Here's an example of how this idea might work. Let's say I want to create a special interest group on theatrical costuming.2 The group should be a resource for discussion of the history, purposes, techniques, and styles of costuming, for the exchange of designs and tools for creating costumes, and for exchange of information about jobs in the field. And it will probably acquire other purposes as time goes on. An organization of this sort needs some structure around maintaining a membership list, if only for mailing out notices and newsletters. If it requires dues and provides services from them, it needs some financial structure and some oversight mechanism.3

As things are done today, my first step, assuming I expect this organization to be of any size and geographical distribution, is to find someone with experience in running such an organization. That may be a professional, whom I will have to hire and pay. It probably also means hiring a lawyer, at least to set up articles of incorporation and some sort of initial licensing and registration with governmental bodies, where appropriate.

In a better world, I would first go to the open source organization repository, and look for frameworks designed for similar kinds of organization. I'd chose one and download it, then run its setup program, filling in parameters and selecting customization options. The result would be (among other things) a description of the organization in some standard form that could have legal status once approved and registered. This could be passed among the people who are interested in the initial formation of the organization and discussed and modified until consensus on the form is reached. The final description could be sent to a lawyer to be vetted, in the same way one would get legal advice on a contract.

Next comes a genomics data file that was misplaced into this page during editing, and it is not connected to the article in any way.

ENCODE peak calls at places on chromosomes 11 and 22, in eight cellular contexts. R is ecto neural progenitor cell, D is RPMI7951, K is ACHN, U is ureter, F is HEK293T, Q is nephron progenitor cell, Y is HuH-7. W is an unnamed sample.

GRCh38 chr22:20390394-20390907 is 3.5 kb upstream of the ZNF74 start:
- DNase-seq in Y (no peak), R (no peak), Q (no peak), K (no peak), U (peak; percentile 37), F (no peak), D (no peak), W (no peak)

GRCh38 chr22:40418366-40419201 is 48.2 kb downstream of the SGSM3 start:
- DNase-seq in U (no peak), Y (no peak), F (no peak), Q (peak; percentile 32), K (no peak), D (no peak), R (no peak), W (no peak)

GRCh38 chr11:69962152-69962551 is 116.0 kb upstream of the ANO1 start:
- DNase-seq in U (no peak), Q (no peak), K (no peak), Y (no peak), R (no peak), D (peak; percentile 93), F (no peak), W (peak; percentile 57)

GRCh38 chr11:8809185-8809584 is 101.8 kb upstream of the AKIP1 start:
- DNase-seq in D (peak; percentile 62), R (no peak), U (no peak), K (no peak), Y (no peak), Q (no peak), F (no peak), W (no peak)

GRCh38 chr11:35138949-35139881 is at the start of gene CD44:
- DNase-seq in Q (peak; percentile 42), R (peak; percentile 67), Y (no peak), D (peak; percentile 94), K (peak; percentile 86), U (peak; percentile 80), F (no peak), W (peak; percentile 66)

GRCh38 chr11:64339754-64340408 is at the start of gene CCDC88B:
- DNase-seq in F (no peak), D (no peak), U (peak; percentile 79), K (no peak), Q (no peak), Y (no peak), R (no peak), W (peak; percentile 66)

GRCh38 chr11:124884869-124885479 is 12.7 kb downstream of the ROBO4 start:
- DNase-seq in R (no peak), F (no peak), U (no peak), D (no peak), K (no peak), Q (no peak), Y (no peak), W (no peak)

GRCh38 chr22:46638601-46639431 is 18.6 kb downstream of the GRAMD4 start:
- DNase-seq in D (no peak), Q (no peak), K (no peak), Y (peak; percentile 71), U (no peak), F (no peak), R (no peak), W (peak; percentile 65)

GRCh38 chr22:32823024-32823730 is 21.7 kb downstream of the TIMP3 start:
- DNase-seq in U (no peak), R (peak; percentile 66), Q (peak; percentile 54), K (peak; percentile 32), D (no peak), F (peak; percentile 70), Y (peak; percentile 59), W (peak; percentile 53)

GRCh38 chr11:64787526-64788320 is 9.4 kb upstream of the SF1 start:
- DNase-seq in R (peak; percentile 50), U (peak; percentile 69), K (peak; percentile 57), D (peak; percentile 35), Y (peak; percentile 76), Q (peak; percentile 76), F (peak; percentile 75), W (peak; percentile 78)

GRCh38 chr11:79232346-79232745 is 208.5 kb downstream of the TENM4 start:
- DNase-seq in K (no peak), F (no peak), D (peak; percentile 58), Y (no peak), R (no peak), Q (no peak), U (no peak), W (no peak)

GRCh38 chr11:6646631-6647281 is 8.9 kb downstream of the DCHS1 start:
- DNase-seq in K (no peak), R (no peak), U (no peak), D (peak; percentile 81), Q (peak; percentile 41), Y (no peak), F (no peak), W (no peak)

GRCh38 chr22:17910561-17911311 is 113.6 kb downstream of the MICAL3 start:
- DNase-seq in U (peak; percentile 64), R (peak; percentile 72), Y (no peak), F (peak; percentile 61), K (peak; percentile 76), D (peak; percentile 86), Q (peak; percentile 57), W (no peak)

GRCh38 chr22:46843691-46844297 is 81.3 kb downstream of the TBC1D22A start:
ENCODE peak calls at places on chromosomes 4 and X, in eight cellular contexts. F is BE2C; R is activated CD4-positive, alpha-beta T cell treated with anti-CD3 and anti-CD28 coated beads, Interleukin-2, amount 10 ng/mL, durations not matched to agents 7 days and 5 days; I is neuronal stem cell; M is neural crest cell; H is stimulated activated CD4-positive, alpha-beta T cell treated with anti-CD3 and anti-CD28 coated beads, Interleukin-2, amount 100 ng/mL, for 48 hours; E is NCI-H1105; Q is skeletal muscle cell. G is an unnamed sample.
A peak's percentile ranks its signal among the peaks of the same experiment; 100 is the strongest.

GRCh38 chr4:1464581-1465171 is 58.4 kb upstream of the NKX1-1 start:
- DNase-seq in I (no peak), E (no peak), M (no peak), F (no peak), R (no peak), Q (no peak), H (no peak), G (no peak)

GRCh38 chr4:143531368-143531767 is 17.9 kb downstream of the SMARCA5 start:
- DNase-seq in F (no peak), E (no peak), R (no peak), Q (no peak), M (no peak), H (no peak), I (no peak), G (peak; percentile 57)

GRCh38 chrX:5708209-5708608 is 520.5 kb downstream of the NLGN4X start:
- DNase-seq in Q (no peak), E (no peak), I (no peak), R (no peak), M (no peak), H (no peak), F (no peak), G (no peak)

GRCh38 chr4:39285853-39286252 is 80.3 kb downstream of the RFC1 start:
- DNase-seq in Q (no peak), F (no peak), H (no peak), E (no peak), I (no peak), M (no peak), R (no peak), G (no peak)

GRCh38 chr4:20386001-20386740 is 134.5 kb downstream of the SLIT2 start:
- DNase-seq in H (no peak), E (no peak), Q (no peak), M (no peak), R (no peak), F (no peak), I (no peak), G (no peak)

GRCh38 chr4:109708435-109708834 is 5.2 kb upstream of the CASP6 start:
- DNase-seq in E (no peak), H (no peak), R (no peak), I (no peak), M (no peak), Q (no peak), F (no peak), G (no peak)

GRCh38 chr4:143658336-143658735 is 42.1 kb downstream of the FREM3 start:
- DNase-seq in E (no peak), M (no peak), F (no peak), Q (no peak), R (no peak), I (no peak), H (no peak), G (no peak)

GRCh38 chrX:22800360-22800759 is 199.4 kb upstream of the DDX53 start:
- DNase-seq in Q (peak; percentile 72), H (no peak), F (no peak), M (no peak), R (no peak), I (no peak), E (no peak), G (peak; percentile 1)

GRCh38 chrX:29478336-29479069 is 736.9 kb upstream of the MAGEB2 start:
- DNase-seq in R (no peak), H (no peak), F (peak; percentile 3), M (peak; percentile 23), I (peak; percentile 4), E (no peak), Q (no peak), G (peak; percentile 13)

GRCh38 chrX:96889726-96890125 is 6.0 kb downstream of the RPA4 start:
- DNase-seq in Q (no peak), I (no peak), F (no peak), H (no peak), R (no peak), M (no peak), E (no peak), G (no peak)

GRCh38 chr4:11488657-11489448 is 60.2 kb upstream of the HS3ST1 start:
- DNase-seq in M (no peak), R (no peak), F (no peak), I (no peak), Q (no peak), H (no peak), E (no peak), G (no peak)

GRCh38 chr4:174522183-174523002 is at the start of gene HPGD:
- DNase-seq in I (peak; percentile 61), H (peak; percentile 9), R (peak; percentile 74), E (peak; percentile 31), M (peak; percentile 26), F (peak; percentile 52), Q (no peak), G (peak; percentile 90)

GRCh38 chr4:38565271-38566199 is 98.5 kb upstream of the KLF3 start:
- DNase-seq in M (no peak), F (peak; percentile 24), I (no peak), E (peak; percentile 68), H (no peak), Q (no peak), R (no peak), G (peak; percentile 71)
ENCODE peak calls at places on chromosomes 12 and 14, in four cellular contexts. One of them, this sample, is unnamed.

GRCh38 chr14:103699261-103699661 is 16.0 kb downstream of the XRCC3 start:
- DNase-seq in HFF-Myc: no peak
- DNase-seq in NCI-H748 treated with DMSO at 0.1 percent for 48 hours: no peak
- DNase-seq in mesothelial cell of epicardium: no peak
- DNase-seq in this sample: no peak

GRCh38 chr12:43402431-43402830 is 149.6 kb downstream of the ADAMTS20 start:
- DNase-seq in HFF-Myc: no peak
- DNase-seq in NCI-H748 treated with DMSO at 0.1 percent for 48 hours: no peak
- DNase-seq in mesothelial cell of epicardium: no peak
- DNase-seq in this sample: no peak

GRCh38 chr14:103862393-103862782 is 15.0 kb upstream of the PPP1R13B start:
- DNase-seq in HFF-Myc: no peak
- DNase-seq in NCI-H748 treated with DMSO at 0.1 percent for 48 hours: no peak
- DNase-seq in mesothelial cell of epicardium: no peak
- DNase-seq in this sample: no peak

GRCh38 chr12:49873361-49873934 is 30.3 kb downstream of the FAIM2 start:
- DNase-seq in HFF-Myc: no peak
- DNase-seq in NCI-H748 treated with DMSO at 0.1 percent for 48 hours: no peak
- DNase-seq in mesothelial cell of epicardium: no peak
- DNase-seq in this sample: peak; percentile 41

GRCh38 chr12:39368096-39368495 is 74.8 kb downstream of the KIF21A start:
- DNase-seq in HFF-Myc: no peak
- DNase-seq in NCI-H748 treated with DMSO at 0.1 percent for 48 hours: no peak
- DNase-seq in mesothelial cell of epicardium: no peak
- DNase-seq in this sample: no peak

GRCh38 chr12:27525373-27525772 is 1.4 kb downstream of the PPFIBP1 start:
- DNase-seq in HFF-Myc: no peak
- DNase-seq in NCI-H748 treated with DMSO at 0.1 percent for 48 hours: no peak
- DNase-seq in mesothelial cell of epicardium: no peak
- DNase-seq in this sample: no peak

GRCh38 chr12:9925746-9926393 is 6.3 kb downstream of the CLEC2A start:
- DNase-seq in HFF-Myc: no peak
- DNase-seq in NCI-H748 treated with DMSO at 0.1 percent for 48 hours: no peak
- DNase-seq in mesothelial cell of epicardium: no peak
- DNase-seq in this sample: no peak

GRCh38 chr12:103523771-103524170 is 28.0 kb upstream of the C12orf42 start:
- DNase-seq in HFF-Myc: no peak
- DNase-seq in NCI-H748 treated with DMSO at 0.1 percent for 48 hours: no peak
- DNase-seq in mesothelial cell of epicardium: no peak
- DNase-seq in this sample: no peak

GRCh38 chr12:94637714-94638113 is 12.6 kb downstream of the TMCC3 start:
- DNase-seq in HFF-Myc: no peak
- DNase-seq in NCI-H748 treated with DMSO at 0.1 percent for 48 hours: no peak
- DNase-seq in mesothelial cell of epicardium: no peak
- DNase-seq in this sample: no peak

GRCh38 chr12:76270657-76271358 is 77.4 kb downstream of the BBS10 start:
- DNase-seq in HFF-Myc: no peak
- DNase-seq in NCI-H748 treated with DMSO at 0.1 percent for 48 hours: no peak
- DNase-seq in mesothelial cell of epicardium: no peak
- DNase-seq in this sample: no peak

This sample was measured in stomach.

Once the description is agreed upon, the server program that implements the organization is started and connected to database, web, and email resources as needed. Then the initial set of officers, administrators, whatever you want to call them, the people who will monitor the operation of the organization and handle out-of-routine decisions, would be identified to the server and the organization could begin to function. As problems with the description or new requirements are discovered, the administrators would modify the customization to deal with them using tools built into the framework.

For some time, I've viewed Wikipedia as a (rather primitive, I admit) test bed and protoype for some of these concepts, and that, if it is successful, as an illustration and demonstration of the advantaqes of this sort of automation. But the amount of energy that's wasted in the wrangling over decisions that should be made and appeals handled routinely as well, has convinced me that it would be better not to consider Wikipedia as a test of these ideas, because they would surely be deemed failures based on the current outcome.



1 Classic description of this process in fiction: in Ursula LeGuin's "The Dispossessed", the department responsible for scheduling people's regular cleaning and maintenance assignments in an anarchical society ends up running the society.

2 Let's assume for a moment that organizations like the International Costumers' Guild, Inc. don't already exist.

3 You need to be able to select (perhaps elect) a Treasurer, and you never leave the Treasurer with non-transparent access to the money.